Consolation, desolation, and healing

April 24th, 2020

What is true healing? What’s really our goal in seeking God? These questions have arisen for me, a former Christian Scientist, as I’m going through an advanced prayer course with fellow Catholics. It is the same formation that priests get, and it’s the only time that this instruction in St. Ignatius spirituality has ever been done in the United States. I feel quite blessed, and I wanted to share one aspect of it here.

First, consider the condition called Spiritual Consolation.  This is when one is filled with faith, hope and love, drawn to heavenly things from the “good spirits”, moving toward God.  But the evil spirits are always there, biting and nipping at our heels, trying to sow seeds of discouragement and doubt.

The opposite condition is Spiritual Desolation.  This is when one feels down, overwhelmed, defeated by world events, futile, “what’s the use,” “what difference does it make,” “the hell with it.” These thoughts are from the evil spirit and draw one away from God. But the good thoughts are still there, pricking at the conscience, telling one “this isn’t right!”

The problem with our Christian Science background is that proceeding from the Mary Baker Eddy notion that “evil is unreal,” we may be completely oblivious to that inner struggle and simply deny the existence of the evil spirits.

We’re tempted to take all these thoughts as our own– but they are not, they are from the Evil One.  Then Satan has a field day! St Ignatius’s rule is You do not make decisions that change your life when you are in Desolation.

For it is precisely in Desolation that people–especially Christian Scientists, unaware of this eternal spiritual battle that rages within all of us–will quit something (a job, a church, a school), or get divorced,  or even commit murder or suicide.  Satan and his demons high-five one another and get kudos in Hell if they can get someone to kill themselves or others.

The Christian Science God is “applied” by Christian Scientists to fix their lives, to make them healthy, wealthy and wise, to lever the supernatural to achieve their personal goals.  But this is self-salvation and is counter to Jesus’ teaching and example of growing closer to God to learn His will for us.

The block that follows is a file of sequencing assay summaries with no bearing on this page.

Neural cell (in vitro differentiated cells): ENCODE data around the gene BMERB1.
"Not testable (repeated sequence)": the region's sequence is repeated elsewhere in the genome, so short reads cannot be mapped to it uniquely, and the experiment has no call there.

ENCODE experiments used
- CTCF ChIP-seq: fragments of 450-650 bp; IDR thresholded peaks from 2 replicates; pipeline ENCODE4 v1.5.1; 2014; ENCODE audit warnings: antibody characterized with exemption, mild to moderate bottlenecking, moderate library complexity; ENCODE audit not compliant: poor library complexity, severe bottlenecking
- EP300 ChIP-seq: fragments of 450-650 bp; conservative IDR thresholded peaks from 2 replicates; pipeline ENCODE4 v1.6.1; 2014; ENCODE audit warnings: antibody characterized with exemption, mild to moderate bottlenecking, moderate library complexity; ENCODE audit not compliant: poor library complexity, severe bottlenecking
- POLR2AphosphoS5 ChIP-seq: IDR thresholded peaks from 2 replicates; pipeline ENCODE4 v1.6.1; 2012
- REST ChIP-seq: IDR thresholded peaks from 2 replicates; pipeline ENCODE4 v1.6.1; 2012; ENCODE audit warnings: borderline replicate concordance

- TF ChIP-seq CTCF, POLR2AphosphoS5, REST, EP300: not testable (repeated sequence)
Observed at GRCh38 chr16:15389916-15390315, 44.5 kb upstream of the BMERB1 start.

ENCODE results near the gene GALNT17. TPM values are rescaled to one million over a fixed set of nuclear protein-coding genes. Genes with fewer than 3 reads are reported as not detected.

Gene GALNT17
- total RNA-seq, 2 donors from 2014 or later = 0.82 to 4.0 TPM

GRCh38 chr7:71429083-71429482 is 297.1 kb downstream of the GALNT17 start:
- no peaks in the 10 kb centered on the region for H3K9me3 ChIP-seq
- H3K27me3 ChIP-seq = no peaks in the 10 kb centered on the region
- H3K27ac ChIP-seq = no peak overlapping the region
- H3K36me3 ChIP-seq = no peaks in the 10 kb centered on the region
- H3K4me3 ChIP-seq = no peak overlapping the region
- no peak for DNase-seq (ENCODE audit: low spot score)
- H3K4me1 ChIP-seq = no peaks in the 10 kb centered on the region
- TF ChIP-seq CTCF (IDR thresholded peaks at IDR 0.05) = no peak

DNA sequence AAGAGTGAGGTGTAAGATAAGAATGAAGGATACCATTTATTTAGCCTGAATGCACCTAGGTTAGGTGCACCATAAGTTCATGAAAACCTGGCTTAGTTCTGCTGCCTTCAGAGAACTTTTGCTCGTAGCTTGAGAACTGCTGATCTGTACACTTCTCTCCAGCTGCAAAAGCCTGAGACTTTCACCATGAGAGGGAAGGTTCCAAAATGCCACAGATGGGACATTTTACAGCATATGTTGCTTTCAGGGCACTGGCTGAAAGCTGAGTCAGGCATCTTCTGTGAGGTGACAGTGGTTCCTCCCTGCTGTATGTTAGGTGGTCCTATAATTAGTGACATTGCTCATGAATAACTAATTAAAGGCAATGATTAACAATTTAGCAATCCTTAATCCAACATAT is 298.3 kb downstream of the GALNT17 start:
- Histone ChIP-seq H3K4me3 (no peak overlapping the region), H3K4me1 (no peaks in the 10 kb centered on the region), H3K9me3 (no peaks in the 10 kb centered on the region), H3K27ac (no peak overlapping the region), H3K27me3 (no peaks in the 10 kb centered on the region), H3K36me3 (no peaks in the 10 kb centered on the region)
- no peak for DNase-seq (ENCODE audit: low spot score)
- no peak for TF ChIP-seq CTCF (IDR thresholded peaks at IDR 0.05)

(Topic for another time: After becoming Catholic I was interested to learn that the emphasis on spiritual healing of our physical bodies is largely a Protestant notion. I’ve come to believe that God gives us what we need for our spiritual development, not necessarily our health.  What an eye-opener for a former Christian Scientist.)

The notion that we are all the “perfect children of God”–and able to conjure up this perfection with the Bicknell Young formula of “know what is so clearly so it replaces what appears to be”– is found wanting.  Sadly, the resulting failure to realize some “pivotal healing” too often destroys faith in the “healing power of Truth” and ultimately casts doubt on truth itself, leaving a disillusion Christian Scientist spiritually adrift.

This brings us back to the concept of Spiritual Desolation as described above. The way out of Desolation is more intense prayer and self-examination, asking the Lord to reveal where Satan is finding the chink in one’s spiritual armor.

Bear in mind that the goal is not Spiritual Consolation for its own sake, but getting closer to God–or more precisely, to realize that God is always near–even though Satan would try to tell us that God has turned his back on us, or doesn’t exist, or is far away and uninterested in His children.

I think we can all recall decisions we’ve made in desolation and how they’ve turned out. In light of this knowledge of Consolation/Desolation, we can ponder and review, and be aware for the next bout of Desolation, better equipped to overcome it through God’s grace and draw nearer to Him.


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